Seattle needs to stop building arenas when the Seattle schools are facing deficits, homelessness is increasing, food banks are empty, and the streets need repairs. The new millennium brought with it an era of austerity. This is no time to build play rooms for the rich.

Comment from Mitchell
Time February 17, 2012 at 8:20 am

This City has been a shell of it’s former self since the Sonics left the Key. It’s full of bitterness and a lack of unity. These comments above represent the type of negative attitude…”Seattle Freeze” that I have grown to despise. No let bring back the pride of our city along with a economic boom we so despartely need in the downtown area.

Comment from Holly
Time February 17, 2012 at 8:39 am

We already have a basketball team called The Storm. Yes, WNBA, which although has underpaid players, has some of the most talented players in the world! Furthermore, they can share Key Arena. Please don’t use any tax dollars for this venture at this time. Neither investment dollars nor maintenance.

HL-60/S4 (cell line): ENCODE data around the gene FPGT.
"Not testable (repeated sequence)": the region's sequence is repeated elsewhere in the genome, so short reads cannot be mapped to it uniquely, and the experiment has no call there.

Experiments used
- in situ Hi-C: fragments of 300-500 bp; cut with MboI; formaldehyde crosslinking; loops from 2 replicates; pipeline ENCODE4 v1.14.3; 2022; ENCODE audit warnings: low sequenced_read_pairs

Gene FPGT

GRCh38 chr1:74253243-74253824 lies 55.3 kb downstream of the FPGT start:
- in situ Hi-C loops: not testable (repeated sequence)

Comment from Exeter
Time February 17, 2012 at 1:05 pm

Great! Just what we need is ANOTHER sports stadium, paying homage to millionaires and causing even MORE traffic problems. And I agree with “Rich” and his comment on February 16, 2012 at 4:26 pm, about the financing questions that are unanswered. I have also been a supporter of the Mayor, but this time I vote no! Which in itself is ironic, because even if this comes to a vote, the outcome will be disregarded. (think the Monorail, Safeco field, etc.)

Comment from Fred
Time February 17, 2012 at 9:08 pm

We’re entering a new era in which the criteria for decision making has to take into account what earth systems– our land, water and air can handle. This is not just an economic and political decision. It is a moral decision as well and it’s time we think hard about what we need rather than what we want. Growth for the sake of growth is the ideology of a cancer cell (E. Abbey)

Comment from Bill Beyers
Time February 17, 2012 at 9:46 pm

No regional economists are on this panel.